SABC plans public auction of 'non-core properties', including some leased to employees

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The SABC building in Auckland Park in Johannesburg, South Africa.
The SABC building in Auckland Park in Johannesburg, South Africa.
Veli Nhlapo
  • The SABC has announced that it will be terminating leases for some of its "non-core properties" as it seeks to cut costs.
  • Some of these include residential properties leased to employees.
  • The public broadcaster says that to ensure a "fair and transparent process" it will hold a public auction for the properties, but has not yet announced a time. 

Cash-strapped public broadcaster the South African Broadcasting Corporation has announced it will be terminating leases for "non-core properties," via a public auction, including some residential properties leased to employees.

In a statement on Friday morning the broadcaster said that it would start issuing termination notices from next month.

 "In order to ensure a fair and transparent process of the disposal of its non-core residential assets, the public broadcaster will hold a public auction," it said.

"The SABC will therefore not be able to offer right of first refusal to current tenants, as the process to purchase the properties will be open to the public. This decision is part of the recommendations of the process undertaken in line with the PMFA."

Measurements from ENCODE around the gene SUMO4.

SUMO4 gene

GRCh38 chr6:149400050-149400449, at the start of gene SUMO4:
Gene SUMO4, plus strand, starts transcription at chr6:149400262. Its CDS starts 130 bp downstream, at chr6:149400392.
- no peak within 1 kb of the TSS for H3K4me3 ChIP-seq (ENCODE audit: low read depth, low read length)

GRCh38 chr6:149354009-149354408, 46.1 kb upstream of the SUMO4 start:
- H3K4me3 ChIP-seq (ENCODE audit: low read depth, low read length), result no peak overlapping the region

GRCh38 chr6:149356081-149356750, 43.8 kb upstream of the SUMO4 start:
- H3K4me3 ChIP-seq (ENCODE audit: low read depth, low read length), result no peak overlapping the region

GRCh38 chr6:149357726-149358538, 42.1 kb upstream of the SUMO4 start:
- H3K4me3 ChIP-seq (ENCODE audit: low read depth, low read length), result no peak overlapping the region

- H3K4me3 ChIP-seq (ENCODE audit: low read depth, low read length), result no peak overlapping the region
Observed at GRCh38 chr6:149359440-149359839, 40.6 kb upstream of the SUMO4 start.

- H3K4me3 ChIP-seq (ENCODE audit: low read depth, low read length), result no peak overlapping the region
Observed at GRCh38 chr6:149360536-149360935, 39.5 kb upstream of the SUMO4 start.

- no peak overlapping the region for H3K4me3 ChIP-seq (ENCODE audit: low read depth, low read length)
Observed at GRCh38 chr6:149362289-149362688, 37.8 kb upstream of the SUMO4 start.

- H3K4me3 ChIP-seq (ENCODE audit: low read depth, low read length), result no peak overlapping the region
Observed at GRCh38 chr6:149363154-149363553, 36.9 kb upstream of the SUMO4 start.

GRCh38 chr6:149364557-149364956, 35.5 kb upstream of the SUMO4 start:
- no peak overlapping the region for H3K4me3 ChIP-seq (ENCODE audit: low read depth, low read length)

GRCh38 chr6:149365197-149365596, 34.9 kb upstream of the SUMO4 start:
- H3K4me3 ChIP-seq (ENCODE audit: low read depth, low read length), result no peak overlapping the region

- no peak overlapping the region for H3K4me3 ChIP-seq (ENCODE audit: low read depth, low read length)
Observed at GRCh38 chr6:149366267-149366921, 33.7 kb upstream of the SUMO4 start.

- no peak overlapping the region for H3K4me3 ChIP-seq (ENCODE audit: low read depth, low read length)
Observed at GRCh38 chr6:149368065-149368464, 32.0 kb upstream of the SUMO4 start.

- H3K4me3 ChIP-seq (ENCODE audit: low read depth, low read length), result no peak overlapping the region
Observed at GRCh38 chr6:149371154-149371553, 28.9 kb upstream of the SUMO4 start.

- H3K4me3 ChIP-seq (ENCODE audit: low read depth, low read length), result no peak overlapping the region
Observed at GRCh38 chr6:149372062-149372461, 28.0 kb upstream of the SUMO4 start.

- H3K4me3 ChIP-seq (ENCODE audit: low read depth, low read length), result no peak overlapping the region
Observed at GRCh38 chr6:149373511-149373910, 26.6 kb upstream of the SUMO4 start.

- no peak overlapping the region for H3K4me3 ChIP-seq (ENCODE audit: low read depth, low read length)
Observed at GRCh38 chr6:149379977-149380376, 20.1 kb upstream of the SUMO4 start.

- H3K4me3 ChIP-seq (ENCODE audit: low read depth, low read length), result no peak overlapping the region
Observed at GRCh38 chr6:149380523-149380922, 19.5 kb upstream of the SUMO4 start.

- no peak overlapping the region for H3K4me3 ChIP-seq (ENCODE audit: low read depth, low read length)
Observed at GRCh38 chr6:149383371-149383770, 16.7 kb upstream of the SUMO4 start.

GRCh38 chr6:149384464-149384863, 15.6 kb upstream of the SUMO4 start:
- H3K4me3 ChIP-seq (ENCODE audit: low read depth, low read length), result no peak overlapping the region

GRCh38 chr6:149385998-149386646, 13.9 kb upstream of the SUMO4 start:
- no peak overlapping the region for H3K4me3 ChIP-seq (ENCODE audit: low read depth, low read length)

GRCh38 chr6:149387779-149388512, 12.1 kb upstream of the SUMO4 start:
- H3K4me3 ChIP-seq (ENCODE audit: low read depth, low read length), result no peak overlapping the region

While the broadcaster did not say when the auction would take place, it said that "in an effort to accommodate the tenants" and "given that the festive season is upon us" it would be extending the termination notice period beyond that of the lease agreements.

It will be making a formal announcement for the date of the public auction at a later date. It did not immediately say which properties would be impacted, or how may employees may be affected. 

Yolande van Biljon, the SABC’s Chief Financial Officer, said in a statement that the disposal of non-core assets was part of the public broadcaster's turnaround plan. "The selling of non-core assets will also assist in the much needed cash injection, required for the SABC to become and remain financially sustainable”.

The SABC has for years been suffering financially from declining ad revenues and low rates of license payments, which according to critics have been worsened by mismanagement and corruption.

The announcement comes three days after the SABC said it would be extending the suspension of a retrenchment process to end of December as it attempts to find a solution to the impasse between management and workers.

Earlier this month some SABC staff embarked on a strike after 400 employees received notices of potential job cuts. The decision was met with fierce resistance from labour unions and affiliated movements, with threats of a broadcast blackout.

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